Prevention of mother-to-child HIV transmission needs to involve men
A new plan in to end mother-to-child transmission (PMTCT) in Ethiopia by 2015 is seeking to involve male partners in reproductive health to better reduce risk.
Studies on the subject have shown that a low level of involvement by male partners is one of the biggest challenges to effective PMTCT programmes.
Health experts in Ethiopia have emphasized the fact that men’s increased involvement in PMCTC has a positive impact on prevention of mother-to-child HIV transmission due to the fact that they encourage their partners to visit antenatal clinics and used skilled birth attendents.
A 2010 Kenyan study found that male partner involvement in PMTCT reduced the risks of vertical transmission and infant mortality by more than 40 percent compared to no involvement.
A health care worker at the Gandhi Memorial Hospital in Ethiopia stated that "Among the pregnant women who come to our hospital, less than 10 percent of them come with their partners. Those who find out that they are living with the virus usually face a problem while taking medicines, given that most prefer to take it without the knowledge of their partners."
Another health care worker from the Zewditu Hospital antireviral service centre in Addis Ababa stated that "The biggest challenge we are currently facing is to convince mothers to get tested in order to determine that they are eligible for PMTCT services... the major reason for their resistance is lack of consent from their husbands or partners, who are more influential in family matters including this."
It was found that when women did learn of their status, their reluctance to have their status known by their male partners impacted the way they used services and the effectiveness of those services.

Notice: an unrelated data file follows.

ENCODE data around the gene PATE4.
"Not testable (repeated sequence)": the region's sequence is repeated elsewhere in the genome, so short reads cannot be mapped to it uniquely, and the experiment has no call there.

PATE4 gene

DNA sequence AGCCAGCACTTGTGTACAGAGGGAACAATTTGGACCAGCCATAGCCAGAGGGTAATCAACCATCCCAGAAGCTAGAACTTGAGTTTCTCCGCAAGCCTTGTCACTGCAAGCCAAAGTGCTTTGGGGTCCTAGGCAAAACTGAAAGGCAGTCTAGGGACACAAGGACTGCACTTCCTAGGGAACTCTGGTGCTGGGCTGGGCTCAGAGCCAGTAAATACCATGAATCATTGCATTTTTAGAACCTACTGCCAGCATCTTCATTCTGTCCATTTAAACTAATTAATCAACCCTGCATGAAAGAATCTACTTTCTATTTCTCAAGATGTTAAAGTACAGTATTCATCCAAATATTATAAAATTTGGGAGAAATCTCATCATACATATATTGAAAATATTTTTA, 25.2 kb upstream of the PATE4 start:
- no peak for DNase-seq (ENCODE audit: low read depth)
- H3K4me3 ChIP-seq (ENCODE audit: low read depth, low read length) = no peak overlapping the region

To counteract this reluctance, Ethiopia launched the national accelerated emergency PMTCT plan with three objectives: reaching 90 percent of pregnant women with access to antenatal care services; ensuring universal access by pregnant women to a skilled attendant during delivery; and providing ARVs to at least 80 percent of HIV-positive pregnant women.
It has been estimated that 1.2 million Ethiopians are living with HIV, including about 90,000 pregnant women; just 9.3 percent of pregnant women who are eligible for HIV services are currently receiving them.
The number of Ethiopian mothers receiving HIV testing as part of PMTCT services has grown to over 70 percent, but just 6 percent of births are attended by a skilled health worker, according to the UN World Health Organization.
Tadesse Ketema, a maternal health adviser at the Ministry of Health, stated that "Through the health extension programme, the country manages to create easy access for family planning services for many families and that has worked so far. We are now planning to copy that in the PMTCT programme to reach out [to] each pregnant woman and give the service at their convenience."
The Ethiopian government intends to use "health development armies" - community groups mobilized to further government health programmes - to create demand and convince the community, including male partners, to benefit from nearby PMTCT services.